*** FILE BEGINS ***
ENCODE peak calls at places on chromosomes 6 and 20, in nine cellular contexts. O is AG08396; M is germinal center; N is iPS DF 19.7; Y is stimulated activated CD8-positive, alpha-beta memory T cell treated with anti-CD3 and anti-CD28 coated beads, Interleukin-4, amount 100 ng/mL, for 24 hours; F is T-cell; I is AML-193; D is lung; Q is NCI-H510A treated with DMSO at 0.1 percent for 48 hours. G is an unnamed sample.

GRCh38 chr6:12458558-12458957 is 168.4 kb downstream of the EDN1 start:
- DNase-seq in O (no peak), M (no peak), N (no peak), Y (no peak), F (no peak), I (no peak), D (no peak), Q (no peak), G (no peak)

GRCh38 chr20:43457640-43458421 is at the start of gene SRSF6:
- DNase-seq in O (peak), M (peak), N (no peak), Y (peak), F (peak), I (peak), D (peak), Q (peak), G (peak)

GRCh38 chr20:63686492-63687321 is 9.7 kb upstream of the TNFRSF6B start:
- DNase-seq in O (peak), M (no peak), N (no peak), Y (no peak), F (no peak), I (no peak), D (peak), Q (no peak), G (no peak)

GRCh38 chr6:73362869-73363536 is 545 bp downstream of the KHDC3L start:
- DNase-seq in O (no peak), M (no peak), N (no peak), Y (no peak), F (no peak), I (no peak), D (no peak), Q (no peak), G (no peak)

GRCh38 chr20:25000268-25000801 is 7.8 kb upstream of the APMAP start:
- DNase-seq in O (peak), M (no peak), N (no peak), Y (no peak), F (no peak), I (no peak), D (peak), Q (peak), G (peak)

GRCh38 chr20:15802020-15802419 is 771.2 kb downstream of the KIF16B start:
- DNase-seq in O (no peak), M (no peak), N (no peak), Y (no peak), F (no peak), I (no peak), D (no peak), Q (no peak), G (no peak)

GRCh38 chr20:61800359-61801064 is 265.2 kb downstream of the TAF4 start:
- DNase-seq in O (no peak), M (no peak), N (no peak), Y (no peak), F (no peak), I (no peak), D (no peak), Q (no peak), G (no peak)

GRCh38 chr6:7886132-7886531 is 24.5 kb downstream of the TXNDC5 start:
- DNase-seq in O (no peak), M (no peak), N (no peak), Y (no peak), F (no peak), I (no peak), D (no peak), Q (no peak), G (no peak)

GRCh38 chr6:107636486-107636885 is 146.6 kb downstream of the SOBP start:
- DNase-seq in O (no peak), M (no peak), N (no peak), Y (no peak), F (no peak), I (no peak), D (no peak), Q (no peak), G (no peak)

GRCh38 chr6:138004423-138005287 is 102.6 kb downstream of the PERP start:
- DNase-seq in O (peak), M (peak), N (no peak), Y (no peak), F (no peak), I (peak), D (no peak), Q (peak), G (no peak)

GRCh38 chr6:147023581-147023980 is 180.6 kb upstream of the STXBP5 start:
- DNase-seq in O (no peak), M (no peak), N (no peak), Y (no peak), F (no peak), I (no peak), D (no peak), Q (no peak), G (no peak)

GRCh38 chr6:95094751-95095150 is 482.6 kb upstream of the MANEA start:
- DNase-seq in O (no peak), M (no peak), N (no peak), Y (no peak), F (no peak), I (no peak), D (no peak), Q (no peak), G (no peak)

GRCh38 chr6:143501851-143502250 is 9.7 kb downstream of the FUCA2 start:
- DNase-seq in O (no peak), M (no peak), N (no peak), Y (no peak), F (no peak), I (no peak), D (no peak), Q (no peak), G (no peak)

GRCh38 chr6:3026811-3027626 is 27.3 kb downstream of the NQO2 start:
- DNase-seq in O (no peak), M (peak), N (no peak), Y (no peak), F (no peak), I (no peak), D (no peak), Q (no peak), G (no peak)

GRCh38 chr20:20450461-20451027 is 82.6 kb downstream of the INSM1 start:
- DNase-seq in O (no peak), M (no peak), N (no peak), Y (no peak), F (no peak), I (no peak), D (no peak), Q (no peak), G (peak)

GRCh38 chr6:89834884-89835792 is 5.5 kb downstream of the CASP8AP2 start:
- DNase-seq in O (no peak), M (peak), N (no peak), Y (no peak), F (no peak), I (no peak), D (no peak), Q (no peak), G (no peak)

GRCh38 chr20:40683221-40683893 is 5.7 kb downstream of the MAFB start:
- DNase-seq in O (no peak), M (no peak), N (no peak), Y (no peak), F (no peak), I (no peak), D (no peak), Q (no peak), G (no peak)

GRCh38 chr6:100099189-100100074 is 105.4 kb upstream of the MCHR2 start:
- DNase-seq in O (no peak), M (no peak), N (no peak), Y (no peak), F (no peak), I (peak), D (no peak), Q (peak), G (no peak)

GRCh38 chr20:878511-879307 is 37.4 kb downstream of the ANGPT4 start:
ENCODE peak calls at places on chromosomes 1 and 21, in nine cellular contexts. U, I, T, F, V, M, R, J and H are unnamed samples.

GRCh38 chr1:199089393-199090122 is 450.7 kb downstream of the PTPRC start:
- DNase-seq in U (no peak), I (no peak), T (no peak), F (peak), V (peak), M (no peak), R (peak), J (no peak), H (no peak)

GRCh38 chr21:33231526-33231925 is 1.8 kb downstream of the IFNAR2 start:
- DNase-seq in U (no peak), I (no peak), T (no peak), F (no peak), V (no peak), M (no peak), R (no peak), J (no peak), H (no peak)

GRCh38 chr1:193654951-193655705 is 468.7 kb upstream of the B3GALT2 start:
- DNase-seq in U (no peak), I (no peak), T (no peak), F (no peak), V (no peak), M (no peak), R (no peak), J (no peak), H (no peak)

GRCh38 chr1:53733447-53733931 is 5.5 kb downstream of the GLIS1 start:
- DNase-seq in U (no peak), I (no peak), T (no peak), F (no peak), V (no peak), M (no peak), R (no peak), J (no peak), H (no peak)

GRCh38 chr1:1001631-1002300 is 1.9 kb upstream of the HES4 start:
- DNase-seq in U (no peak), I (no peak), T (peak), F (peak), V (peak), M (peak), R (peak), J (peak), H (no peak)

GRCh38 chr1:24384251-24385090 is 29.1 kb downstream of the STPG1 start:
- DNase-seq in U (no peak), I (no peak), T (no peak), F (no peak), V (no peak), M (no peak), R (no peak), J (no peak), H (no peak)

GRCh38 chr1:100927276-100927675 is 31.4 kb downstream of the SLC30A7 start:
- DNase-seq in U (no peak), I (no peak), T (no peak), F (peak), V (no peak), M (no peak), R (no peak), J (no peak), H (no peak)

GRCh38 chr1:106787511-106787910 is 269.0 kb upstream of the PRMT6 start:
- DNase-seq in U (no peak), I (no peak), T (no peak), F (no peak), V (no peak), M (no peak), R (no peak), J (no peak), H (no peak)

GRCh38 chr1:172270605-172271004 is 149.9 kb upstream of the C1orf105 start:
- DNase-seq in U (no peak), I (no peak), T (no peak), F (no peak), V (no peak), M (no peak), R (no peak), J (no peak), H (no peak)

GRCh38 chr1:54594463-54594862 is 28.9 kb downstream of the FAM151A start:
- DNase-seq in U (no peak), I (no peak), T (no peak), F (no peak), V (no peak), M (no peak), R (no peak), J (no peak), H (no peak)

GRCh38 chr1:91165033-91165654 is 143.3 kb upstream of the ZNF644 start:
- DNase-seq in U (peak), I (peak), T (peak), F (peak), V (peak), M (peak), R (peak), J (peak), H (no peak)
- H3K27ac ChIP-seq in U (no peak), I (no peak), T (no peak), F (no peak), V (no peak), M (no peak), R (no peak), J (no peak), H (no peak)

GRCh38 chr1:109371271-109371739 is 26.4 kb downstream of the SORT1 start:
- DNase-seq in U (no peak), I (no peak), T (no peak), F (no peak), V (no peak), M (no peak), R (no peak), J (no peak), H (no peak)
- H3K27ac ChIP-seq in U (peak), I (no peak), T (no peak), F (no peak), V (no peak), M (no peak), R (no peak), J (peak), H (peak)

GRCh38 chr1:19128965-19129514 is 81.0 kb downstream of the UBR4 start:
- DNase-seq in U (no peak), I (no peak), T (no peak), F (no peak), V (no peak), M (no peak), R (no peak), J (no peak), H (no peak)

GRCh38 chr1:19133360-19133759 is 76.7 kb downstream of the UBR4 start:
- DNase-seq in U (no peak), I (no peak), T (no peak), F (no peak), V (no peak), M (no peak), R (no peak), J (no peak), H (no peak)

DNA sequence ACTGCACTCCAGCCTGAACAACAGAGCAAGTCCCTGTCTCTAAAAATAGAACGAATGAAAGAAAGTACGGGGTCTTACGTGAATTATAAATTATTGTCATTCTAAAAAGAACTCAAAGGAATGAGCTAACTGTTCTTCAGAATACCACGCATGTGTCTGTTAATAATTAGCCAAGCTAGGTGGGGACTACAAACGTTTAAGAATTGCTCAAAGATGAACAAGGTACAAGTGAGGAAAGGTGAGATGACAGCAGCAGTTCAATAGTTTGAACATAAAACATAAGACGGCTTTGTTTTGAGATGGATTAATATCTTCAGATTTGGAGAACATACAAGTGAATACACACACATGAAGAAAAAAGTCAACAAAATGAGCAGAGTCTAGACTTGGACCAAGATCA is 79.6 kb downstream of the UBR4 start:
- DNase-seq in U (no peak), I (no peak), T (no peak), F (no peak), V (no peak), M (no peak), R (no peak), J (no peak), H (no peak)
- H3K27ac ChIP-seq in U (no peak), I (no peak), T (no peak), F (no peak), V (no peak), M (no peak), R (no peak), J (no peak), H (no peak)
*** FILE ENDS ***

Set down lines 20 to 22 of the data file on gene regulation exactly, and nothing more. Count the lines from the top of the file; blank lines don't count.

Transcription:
GRCh38 chr6:138004423-138005287 is 102.6 kb downstream of the PERP start:
- DNase-seq in O (peak), M (peak), N (no peak), Y (no peak), F (no peak), I (peak), D (no peak), Q (peak), G (no peak)

GRCh38 chr6:147023581-147023980 is 180.6 kb upstream of the STXBP5 start: